Eric Niquette UI, UX, Accessibility

Building a minimalistic carousel-like feature using CSS and the browser's built-in scrollbar

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My take on a barebones, carousel-like feature utilizing flex, overflow, and the browser's built-in scrollbar for navigation... with a few caveats you should probably keep in mind.


During the development of this website, one of the goals I had set for myself was to avoid the use of JavaScript if I could help it; keep it lean. In my search for CSS-based carousels, I came across several impressive works, but I only needed very basic functionality.

While simple, this technique is lightweight and provides a good amount of creative flexibility while remaining completely free of JavaScript, albeit with some annoying caveats and limitations.

A recent Chromium update has introduced a bug affecting scrollbar functionality in some scenarios and prevents clicking on segments of the scrollbar. See Chromium bug 1409053 for more information. Until then, please keep in mind that some examples may not function as expected.


The following is an example of the carousel's basic functionality with the addition of coloured scrollbar sections. Once you've transferred focus to one of the slides, you can press the arrow keys to navigate or use the scrollbar by dragging the thumb or by clicking on individual segments. If you're on mobile, you can tap the scrollbar sections or swipe through the slides.

Interactive demo

After transferring focus to the carousel, you can navigate using the arrow keys, the segments on the scrollbar, or by scrolling the bar or swiping on mobile.

Note that if you're using Firefox or a browser not based on the WebKit or Blink engine, you probably won't see a custom scrollbar and likely will only see a coloured bar. It should otherwise not impact the general functionality.


Screenshot of a sample carousel with vivid colours delineating individual slides in the scroll bar

How it works

The basic premise involves placing a set of slides off-screen in an overflowed container, which then be brought into view by scrolling. With the help of the scroll-snap-type property, the scrollbar gently snaps to the center of the slides. The scrollbar can then be customized to blend in with the rest of the design and serves as the navigation.


As far as I can tell, this should be pretty accessible. You can navigate through the slides using the arrow keys, tab through links, and the content is not excluded from the DOM so it's entirely accessible to screen readers. When transferring focus to a slide, it scrolls into view and doesn't break or override default browser behavior in any way.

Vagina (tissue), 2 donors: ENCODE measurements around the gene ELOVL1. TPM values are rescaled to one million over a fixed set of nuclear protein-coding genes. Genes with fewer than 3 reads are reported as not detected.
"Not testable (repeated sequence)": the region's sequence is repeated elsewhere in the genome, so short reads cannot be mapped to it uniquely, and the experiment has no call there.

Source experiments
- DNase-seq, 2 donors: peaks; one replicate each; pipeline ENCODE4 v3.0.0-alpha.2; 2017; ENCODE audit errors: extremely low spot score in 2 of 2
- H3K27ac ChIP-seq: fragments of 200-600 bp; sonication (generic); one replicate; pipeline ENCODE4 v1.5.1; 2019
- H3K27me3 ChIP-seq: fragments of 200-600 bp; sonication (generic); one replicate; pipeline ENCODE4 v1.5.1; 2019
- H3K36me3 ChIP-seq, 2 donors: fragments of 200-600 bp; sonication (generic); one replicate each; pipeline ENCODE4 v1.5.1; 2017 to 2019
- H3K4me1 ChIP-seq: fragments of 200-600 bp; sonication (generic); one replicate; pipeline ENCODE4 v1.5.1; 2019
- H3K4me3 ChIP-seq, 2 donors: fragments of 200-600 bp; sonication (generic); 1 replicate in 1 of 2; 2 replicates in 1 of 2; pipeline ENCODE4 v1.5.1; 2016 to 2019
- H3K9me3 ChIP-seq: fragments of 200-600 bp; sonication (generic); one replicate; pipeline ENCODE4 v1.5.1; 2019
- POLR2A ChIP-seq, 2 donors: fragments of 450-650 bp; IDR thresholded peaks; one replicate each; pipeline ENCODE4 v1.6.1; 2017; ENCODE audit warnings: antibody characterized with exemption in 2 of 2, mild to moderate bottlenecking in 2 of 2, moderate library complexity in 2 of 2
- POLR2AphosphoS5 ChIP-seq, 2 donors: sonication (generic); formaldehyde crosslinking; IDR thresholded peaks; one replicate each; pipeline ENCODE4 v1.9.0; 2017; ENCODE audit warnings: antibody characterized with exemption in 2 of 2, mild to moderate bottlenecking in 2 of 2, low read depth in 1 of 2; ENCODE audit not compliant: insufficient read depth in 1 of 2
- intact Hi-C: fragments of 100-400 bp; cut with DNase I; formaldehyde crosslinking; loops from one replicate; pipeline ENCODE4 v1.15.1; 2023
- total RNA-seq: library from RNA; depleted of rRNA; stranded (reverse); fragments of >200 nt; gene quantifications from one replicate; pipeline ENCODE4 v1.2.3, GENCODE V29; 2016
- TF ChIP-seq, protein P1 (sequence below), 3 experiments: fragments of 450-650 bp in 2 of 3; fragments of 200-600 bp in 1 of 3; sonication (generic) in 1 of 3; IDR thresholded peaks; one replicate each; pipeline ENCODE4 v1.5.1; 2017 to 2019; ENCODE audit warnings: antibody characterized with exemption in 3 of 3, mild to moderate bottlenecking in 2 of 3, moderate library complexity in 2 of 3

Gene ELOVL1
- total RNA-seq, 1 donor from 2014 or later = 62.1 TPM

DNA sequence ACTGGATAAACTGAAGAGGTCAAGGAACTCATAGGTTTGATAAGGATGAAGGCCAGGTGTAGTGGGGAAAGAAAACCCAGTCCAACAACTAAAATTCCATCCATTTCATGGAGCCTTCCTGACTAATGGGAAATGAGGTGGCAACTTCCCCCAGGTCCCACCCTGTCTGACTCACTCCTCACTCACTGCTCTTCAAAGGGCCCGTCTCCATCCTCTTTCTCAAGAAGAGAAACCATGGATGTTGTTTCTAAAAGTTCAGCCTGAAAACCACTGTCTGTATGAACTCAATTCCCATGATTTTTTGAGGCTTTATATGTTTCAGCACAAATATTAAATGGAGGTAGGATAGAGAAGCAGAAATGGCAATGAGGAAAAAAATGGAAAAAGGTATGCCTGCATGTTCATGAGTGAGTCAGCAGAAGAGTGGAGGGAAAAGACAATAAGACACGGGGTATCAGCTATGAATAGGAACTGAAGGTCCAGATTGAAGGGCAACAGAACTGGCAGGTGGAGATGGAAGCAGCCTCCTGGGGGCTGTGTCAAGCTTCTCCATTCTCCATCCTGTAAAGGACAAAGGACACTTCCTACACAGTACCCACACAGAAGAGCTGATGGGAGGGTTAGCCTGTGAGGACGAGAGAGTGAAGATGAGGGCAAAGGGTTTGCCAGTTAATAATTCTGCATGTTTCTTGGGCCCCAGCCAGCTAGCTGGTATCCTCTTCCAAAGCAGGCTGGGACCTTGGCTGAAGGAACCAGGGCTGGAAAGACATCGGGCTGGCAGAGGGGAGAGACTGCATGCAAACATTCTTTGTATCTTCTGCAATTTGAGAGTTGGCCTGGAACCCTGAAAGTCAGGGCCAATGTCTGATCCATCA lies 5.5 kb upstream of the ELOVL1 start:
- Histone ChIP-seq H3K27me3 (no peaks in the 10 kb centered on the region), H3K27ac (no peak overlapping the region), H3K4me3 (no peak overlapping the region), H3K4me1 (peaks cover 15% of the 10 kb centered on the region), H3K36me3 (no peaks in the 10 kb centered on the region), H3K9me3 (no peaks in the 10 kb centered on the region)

It can, however, be difficult to understand that scrolling is required, particularly if the scrollbar's design isn't too intuitive. This is especially true in Firefox due to the browser's modern and thin design scrollbar design. This could potentially be mitigated by an icon, a "swipe me" animation, or some other explanatory text if desired.

Most browsers will automatically transfer focus to scrolling elements, though you could manually set a tabindex="0" value to the container to meet WCAG Success Criterion 2.1.1.


Given its minimal nature, there are a few limitations to this solution:

  • Scrollbar customization is a Blink and WebKit feature, so it should work on Chrome, Edge, Brave, etc. Firefox, however, does not support full customization and instead supports the WCAG specs, which are — by comparison — rather restrictive. While it doesn't break functionality, it certainly does make it less visually attractive.
  • Mobile browsers do not allow "picking up" and dragging scrollbar thumbs. This can cause scrollbars to feel counterintuitive if styled improperly. It does, however, natively allow tapping of the track to move forward and back, as well as swiping through individual slides.
  • You cannot skip directly to a specific entry using the scrollbar and must cycle through the previous entries individually to reach a specific item. In other words, you can't jump from the first to the third slide without scrolling past the second. While it is possible to provide direct links to specific slides, this unfortunately populates an entry to the browser's history.
  • Scrollbars have a lot of design limitations. For example, you cannot specify a value for the width of the bar. Instead, we have to rely on margins to trim the sides, which can be a little fiddly.
  • You cannot infinitely scroll through the items and automatically loop back. It's a linear start-to-end scroll that stops at the last entry.


Basic implementation

We need to create a series of slides that we'll be cycling through. You can add as many as you need but keep in mind that the larger the total width, the smaller the scrollbar's thumb will be.

<div class="carousel">
  <div class="slide" id="slide1">
    <h2>Slide 1</h2>
  <div class="slide" id="slide2">
    <h2>Slide 2</h2>